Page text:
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In New Orleans, a city well acquainted with the nuances of doom both modern and old-time, the current watchword is firecane. A firecane, at least in the harrowed local imagination, begins when an oil rig located 50 miles offshore blows up, unleashing an unpluggable gush of crude. The primal ooze of former dinosaurs inundates the land and sea. Then, with the onset of hurricane season, lightning serrating from the skies ignites the petro-drenched marshlands, and instead of a storm surge of water, you get a massive Ferris wheel of fire rolling down Rampart Street. That apocalyptic enough for ya, Boudreaux?

When the Saints won the Super Bowl, the often bleary-eyed residents whispered that finally, just maybe, Katrina, last decade’s horror show, was over. That college students might once again guiltlessly bare breasts from Bourbon Street balconies and fill tourist-industry coffers. Now this. Thirty-five million gallons of gunk in the gulf and counting. Blackened pelicans instead of redfish. A man-made disaster to make levee failure seem like a pile of tumbled Lego blocks.

“No, I don’t think we’re cursed,” said Larry Powell, a history professor at Tulane. “But these two things so close together, it does make you wonder. Mostly I’m just numb.”

“How much do they expect us to take?” asked Dr. John, a.k.a. Mac Rebennack, who was reached at his home near Carrollton. Rebennack sounded weary, “from dealing with this shit,” but still full of fight. He’d heard a million stories about the spill, real and imagined; everyone had. “The inside information,” he said, “is guys on the rig saw rubber and shit, stuff from the blowout protector, coming to the surface back in late February, early March. They were told to keep drilling. Drill, baby, drill. Kill, baby, kill. There ain’t no place in this country that’s been attacked like Louisiana. Forty percent of our coast has been destroyed, washed away. They’re trying to get the rest, the fuckers. The marshes are dead. Dead from greed. When you’re a coon-ass kind, you eat coon, shrimp, all that. What are you going to eat now? These scumbags are trying to starve us out.”

Rebennack said he voted for Obama but was getting “pissed as a motherfucker” about the way the spill has been handled. “The thing is a damn crime scene. Who ever heard of the perpetrators getting to run their own crime scene?”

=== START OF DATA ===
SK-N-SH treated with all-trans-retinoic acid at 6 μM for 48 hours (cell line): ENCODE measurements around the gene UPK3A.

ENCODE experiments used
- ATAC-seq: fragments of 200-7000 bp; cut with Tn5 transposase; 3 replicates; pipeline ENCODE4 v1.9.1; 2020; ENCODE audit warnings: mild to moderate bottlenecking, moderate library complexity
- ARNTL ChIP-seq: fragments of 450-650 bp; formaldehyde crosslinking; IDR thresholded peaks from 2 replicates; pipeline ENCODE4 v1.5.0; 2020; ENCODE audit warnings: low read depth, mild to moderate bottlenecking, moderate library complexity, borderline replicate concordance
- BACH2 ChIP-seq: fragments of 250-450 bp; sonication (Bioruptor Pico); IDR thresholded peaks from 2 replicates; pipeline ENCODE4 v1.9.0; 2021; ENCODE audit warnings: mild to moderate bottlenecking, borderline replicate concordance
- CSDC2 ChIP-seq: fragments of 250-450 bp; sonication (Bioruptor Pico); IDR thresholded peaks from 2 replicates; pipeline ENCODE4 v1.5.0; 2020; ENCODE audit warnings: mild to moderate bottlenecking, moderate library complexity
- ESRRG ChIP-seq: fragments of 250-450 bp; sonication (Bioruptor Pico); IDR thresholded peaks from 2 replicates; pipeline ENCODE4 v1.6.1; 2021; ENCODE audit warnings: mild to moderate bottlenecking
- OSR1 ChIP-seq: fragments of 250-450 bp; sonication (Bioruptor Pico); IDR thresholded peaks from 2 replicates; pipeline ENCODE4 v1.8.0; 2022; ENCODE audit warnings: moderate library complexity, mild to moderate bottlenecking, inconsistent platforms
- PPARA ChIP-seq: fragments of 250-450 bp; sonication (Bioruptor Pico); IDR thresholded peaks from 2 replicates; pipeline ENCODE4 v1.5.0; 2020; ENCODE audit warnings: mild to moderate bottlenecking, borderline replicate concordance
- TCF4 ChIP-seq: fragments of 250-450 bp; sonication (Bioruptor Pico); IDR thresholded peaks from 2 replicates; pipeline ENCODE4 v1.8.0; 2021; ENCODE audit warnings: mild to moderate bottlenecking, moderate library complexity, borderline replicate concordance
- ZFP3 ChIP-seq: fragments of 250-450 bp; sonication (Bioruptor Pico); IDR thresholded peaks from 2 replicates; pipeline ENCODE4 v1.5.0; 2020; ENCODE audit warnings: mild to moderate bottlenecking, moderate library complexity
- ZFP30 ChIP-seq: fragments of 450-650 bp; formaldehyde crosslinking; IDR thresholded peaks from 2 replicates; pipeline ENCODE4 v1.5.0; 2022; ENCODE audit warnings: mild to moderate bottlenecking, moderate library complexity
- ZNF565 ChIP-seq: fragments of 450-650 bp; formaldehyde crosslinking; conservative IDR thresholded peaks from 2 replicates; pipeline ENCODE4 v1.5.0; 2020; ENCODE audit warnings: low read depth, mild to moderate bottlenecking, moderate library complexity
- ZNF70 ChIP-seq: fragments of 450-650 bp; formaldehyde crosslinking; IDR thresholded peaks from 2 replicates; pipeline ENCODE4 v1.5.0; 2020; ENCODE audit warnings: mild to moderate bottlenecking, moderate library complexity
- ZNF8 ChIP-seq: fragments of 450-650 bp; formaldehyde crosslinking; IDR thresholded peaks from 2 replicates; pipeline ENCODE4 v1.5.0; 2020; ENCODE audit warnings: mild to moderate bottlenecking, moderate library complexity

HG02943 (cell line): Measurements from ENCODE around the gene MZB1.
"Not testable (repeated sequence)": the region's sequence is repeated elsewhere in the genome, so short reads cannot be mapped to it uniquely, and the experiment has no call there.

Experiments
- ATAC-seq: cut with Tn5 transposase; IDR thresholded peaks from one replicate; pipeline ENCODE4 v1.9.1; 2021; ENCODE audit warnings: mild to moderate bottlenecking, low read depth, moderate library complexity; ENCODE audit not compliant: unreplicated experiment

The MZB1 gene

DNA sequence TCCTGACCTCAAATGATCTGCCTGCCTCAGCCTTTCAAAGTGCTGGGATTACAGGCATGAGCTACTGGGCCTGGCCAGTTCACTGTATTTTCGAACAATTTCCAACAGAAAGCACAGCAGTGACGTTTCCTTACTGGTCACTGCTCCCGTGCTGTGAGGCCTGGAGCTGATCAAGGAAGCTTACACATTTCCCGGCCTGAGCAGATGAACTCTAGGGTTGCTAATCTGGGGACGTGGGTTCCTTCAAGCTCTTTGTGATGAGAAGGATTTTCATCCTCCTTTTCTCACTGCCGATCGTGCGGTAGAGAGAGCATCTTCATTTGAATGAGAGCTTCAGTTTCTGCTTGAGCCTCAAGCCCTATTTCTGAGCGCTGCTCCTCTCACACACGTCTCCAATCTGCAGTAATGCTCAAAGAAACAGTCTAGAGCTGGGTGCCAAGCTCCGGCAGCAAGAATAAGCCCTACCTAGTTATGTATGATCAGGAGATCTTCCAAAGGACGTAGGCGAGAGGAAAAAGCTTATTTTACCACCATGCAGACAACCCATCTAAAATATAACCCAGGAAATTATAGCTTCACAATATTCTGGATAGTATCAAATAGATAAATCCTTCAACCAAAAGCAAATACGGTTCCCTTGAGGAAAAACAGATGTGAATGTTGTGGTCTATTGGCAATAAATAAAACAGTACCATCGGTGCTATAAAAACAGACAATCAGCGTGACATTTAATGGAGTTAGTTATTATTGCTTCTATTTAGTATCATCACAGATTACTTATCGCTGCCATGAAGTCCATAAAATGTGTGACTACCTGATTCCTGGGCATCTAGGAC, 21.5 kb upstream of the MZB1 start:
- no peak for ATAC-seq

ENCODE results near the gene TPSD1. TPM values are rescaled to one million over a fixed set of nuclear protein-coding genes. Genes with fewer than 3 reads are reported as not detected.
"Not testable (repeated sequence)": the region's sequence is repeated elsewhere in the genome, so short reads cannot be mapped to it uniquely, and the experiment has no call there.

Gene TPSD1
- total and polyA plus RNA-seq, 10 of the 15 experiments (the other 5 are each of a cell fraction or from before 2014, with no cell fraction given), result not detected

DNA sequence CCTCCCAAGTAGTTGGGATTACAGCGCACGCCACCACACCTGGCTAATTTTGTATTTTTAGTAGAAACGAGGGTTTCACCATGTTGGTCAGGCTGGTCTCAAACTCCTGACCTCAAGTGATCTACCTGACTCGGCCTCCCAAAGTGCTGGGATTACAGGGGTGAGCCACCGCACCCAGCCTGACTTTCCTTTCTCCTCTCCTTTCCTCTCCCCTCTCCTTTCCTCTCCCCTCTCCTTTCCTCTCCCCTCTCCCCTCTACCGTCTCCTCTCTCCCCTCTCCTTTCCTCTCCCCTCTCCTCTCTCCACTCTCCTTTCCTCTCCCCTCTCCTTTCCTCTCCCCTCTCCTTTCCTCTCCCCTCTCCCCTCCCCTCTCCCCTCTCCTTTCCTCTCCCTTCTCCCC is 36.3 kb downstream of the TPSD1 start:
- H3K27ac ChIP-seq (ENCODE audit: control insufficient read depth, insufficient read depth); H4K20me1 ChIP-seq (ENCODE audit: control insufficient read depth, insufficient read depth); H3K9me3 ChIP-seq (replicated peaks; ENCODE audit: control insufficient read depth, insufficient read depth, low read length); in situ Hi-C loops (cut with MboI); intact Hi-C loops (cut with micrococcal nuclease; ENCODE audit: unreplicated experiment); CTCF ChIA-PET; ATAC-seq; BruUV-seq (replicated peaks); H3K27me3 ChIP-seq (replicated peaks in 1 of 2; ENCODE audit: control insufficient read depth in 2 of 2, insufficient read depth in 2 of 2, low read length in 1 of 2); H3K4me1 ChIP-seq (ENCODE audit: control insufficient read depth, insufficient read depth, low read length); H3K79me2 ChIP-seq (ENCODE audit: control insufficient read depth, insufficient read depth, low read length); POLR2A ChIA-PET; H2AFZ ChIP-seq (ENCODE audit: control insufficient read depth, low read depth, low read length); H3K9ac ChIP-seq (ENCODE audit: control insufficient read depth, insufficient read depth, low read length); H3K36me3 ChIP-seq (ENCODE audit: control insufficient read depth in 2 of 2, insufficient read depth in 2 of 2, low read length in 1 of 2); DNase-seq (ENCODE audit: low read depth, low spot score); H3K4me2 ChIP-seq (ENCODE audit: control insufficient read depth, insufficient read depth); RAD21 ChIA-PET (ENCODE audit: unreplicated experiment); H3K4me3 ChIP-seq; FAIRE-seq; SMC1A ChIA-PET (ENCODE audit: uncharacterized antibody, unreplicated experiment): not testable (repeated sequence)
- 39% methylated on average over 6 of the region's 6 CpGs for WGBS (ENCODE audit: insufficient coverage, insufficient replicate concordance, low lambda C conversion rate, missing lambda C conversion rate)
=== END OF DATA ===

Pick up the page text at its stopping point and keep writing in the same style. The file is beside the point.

This September, over in Morgan City, 85 miles west on old Highway 90, they’ll be holding the Louisiana Shrimp & Petroleum Festival, which bills itself as “the state’s oldest chartered harvest festival,” which is fitting, since shrimping and oil drilling—however contradictory the two activities—have long been the only ways to make a decent living for many in the bayous.

No word on whether they are planning to change the name to the Shrimp in Petroleum Festival, but the paradigm shift in the way life has been lived in these quarters is well under way. A couple weeks back, one of the last shrimp boats came in, carrying a spindly catch of “120s,” for 120 shrimp to the pound, things so itty-bitty they are barely worth sticking in a po’ boy sandwich. Now all the boats are out of the water, maybe for generations, to protect the hulls from the incoming slime. In other times some of these fishermen could go out and work on the rigs, but that is off the table as Governor Bobby Jindal ties himself in ideological knots trying to balance his tea-party leanings with calls for increased federal intervention and dismay over the national moratorium against deepwater drilling, which he rightly says will have a “severe economic impact” on the state.

“They got us in a box,” says Dr. John, his unhappiness beyond the remedy of any voodoo queen.

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